In addition to its role as a translational regulator, DDX3 is also implicated as a factor important for mRNA export and in localizing mRNAs for translation [37, 38, 35, 39]. Recently, it was demonstrated that knockdown of bel does not affect nuclear export of bulk mRNA [27]. We found that Bel does not regulate nuclear export of mle transcripts, as we found that mle transcripts accumulated in the cytoplasm when bel was knocked down and when Zn72D and bel were knocked down together (Additional File 2). However, it is possible that Bel affects localization of mle mRNA within the cytoplasm to regulate translation. This would be consistent with Bel being specifically localized with Vasa at the posterior of the oocyte, where transcripts are deposited for localized translation.

The aforementioned data implicate Bel and its homologues in regulating gene expression at the level of mRNA localization and translation. Knockdown of bel by itself had no significant effect on MLE protein levels (Figure 4). Only when Bel depletion was combined with Zn72D depletion was an effect on MLE protein evident. This suggests two possibilities. First, that Bel is a weak suppressor of mle mRNA translation (either directly or via regulating cytoplasmic localization), such that when mle mRNA levels are high, Bel's effect on MLE protein levels is not significant. Alternatively, it may be that Zn72D blocks Bel activity on mle transcripts, and that these two proteins work together to finely tune production of MLE protein.

Why is it important to regulate MLE protein levels? MLE localizes to all chromosomes and throughout the nucleus when overexpressed [40, 10]. Incorrect MLE expression is detrimental to the development of the fly, because heat shock over-expression of transgenic MLE protein results in male and female lethality [40]. It is possible that translational repression by Zn72D and Bel is one mechanism by which levels of MLE protein are tightly controlled. Expression of a transgenic mle cDNA in S2 cells resulted in overproduction of MLE protein; however, inclusion of the first two introns in the same transgene reduced the amount of MLE protein produced from the transgene [10]. This suggests that perhaps recruitment of Zn72D to the mle transcript has the effect of not only productively splicing the transcript but also targeting it for translational regulation.

Like Zn72D, its human homologue ZFR is also found mainly in the nucleus, with a subset in the cytoplasm. Cytoplasmic ZFR colocalizes in neuronal granules with Staufen2, a protein involved in mRNA transport and localization. ZFR interacts with and is required for cytoplasmic localization of the Staufen262 isoform [41]. As neuronal granules are involved in translational regulation and localization of mRNAs, these data suggest that ZFR may have a role regulating cytoplasmic localization of mRNAs. If Zn72D has a similar function in flies, it has the potential to regulate gene expression at two steps. Zn72D may first promote productive splicing of mRNAs and then later affect their cytoplasmic localization, which in turn may impact translation.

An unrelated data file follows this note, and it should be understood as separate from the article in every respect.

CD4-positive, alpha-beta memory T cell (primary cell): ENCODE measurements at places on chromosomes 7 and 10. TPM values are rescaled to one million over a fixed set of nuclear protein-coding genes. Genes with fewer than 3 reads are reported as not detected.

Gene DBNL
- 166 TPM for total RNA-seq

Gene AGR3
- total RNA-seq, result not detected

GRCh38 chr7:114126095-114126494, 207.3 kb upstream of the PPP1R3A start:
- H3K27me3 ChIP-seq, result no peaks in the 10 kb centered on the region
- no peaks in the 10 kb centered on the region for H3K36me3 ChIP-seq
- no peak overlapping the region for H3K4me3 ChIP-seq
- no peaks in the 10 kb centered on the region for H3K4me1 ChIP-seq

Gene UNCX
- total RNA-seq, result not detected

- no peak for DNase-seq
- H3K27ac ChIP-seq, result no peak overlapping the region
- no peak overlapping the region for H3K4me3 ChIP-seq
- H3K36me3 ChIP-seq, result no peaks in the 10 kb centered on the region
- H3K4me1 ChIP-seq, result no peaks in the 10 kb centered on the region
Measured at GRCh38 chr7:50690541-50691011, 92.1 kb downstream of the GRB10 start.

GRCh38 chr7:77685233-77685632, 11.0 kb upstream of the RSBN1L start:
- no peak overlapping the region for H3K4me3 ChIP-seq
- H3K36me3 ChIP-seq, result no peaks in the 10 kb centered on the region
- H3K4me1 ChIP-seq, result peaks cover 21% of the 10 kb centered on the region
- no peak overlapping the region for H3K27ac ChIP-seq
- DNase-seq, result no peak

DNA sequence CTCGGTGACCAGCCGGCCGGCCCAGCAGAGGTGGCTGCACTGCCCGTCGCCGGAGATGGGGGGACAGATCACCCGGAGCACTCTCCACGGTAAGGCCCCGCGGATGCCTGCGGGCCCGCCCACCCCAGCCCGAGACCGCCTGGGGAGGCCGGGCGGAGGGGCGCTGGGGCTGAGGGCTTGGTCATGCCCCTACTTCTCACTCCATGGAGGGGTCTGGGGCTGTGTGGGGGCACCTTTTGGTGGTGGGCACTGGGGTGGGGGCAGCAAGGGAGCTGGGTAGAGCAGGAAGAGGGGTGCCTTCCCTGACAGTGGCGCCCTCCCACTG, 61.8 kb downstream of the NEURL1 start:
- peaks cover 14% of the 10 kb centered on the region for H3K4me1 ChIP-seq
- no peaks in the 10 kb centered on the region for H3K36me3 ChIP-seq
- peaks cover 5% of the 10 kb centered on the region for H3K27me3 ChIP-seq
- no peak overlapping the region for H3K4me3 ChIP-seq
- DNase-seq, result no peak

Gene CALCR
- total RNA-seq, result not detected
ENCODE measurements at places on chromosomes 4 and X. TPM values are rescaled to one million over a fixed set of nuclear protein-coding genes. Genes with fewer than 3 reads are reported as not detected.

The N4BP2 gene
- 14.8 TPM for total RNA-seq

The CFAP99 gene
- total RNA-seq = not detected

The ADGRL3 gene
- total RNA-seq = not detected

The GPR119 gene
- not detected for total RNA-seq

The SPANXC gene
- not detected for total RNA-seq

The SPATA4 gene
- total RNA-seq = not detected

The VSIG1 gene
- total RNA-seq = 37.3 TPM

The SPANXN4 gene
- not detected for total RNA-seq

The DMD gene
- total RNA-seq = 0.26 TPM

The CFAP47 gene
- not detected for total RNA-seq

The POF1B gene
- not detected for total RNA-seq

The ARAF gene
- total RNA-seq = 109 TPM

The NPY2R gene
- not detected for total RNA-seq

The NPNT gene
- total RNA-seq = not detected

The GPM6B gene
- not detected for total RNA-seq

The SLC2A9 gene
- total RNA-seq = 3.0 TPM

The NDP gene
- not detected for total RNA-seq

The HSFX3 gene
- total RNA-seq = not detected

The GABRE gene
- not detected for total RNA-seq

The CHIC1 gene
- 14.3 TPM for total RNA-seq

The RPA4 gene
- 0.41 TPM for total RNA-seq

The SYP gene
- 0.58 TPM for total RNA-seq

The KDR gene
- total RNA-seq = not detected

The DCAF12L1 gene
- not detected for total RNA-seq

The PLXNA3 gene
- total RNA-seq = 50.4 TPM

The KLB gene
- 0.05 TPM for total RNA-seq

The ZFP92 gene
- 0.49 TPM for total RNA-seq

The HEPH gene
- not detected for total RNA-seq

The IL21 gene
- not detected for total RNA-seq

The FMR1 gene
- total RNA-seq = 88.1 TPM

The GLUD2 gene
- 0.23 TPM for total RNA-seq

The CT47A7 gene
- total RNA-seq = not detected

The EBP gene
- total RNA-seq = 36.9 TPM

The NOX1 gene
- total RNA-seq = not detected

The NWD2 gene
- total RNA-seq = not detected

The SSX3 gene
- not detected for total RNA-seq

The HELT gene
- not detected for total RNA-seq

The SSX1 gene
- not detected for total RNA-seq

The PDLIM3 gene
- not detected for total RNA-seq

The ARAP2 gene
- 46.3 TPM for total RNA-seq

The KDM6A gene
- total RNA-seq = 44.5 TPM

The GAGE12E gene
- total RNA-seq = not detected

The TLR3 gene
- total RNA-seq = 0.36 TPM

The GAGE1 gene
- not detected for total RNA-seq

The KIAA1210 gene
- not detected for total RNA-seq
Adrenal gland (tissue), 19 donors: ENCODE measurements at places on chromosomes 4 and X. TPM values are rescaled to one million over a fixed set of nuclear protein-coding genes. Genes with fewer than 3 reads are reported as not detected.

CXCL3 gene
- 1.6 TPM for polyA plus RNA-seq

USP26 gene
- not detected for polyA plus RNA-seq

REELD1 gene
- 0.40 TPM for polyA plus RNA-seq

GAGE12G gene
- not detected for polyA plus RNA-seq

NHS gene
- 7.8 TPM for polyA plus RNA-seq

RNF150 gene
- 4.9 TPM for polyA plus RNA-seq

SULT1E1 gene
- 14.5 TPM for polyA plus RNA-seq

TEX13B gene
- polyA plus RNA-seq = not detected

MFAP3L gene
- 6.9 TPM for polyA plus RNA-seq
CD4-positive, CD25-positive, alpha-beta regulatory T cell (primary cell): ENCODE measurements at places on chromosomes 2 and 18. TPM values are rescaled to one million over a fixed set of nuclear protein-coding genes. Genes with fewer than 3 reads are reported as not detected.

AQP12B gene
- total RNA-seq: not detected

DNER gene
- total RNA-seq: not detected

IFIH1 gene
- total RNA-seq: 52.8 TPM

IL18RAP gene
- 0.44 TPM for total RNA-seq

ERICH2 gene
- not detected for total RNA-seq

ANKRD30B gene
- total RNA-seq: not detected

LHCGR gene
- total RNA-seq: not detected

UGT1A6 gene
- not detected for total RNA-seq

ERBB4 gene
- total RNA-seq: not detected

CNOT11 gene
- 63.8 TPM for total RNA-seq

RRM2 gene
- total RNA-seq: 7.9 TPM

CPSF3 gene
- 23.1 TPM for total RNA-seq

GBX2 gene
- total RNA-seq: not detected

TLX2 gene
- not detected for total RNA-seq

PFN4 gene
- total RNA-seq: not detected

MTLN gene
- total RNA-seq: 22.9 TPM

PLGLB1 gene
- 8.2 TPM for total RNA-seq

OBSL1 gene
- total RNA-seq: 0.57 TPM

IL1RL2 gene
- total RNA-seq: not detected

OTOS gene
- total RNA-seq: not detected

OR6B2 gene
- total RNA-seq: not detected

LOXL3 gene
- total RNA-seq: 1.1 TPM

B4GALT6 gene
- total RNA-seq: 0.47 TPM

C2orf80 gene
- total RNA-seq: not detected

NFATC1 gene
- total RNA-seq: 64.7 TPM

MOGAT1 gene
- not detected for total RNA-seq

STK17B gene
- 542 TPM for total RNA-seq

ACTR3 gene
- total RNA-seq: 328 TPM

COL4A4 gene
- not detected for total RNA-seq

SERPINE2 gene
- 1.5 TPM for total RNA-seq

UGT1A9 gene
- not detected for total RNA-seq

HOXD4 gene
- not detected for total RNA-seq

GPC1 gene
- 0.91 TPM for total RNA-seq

We identified several proteins that interact with Zn72D, including the DEAD box helicase Bel. Co-knockdown of both bel and Zn72D restores the MSL complex localization to the X chromosome and dosage compensation of X-linked genes that was lost in the absence of Zn72D. In addition, we found that co-knockdown of Zn72D and bel resulted in restoration of MLE protein levels to 70% of wild-type levels, despite a four-fold reduction in properly spliced mle mRNA. These data implicate Zn72D and bel as being factors that target spliced mRNAs for localized, regulated translation in the cytoplasm.


Cell Culture and Generation of Stable Cell Lines

S2 cells were grown in Schneider's media plus 10% fetal bovine serum, penicillin and streptomycin. Cells were maintained according to the Invitrogen Drosophila Expression System Protocol. S2 cell lines expressing GFP-MSL2 and HA-Zn72D were described previously [10]. pAM-CG5641 (Myc-CG5641) was cloned using the Invitrogen Gateway system. 20 μg of the plasmid plus 1 μg pCoBlast (Invitrogen) was transfected into S2 cells using the protocol described in the Invitrogen Drosophila Expression System Protocol and selected with 15 μg/mL Blasticidin S HCl.


S2 cells from a 10 cm dish were washed with 1×PBS and lysed in lysis buffer (50 mM Tris pH 7.4, 150 mM NaCl, 1 mM EDTA, 0.1% TritonX-100, supplemented with protease inhibitors and RNasin [Promega]). For Co-IPs that were performed in the presence of RNase A, RNAsin was left out of the buffer and RNAse A was added at a concentration of 0.1 mg/mL after sonication. The lysate was sonicated three times, 10 seconds each (on ice for one minute in between pulses) on setting 3, constant duty cycle on a Branson sonicator. The extract was clarified by centrifugation at 14,000 rpm for 15 min. at 4 degrees C. At least 600 ug extract was added to the 10 μL of Dynal Dynabeads (Invitrogen), precaptured with the appropriate antibody. Beads and extracts were rotated overnight at 4 degrees C and then washed 3 times with lysis buffer. Proteins were boiled off the beads in 1× sample buffer. (2× sample buffer: 8.3% glycerol, 1.25% SDS, 0.1 M Tris-HCl pH 6.7, 0.083 mg/mL bromophenol blue, 50 μL/mL 2-mercaptoethanol.) For large scale IPs for mass spectrometry, 45 mg of clarified S2 cell extract was added to 250 μL protein G Dynal Dynabeads preincubated with 25 μL HA.11 antibody (Covance). The proteins boiled off the beads were loaded on a 7.8% SDS-PAGE gel and which was later stained with G-250 coomassie blue.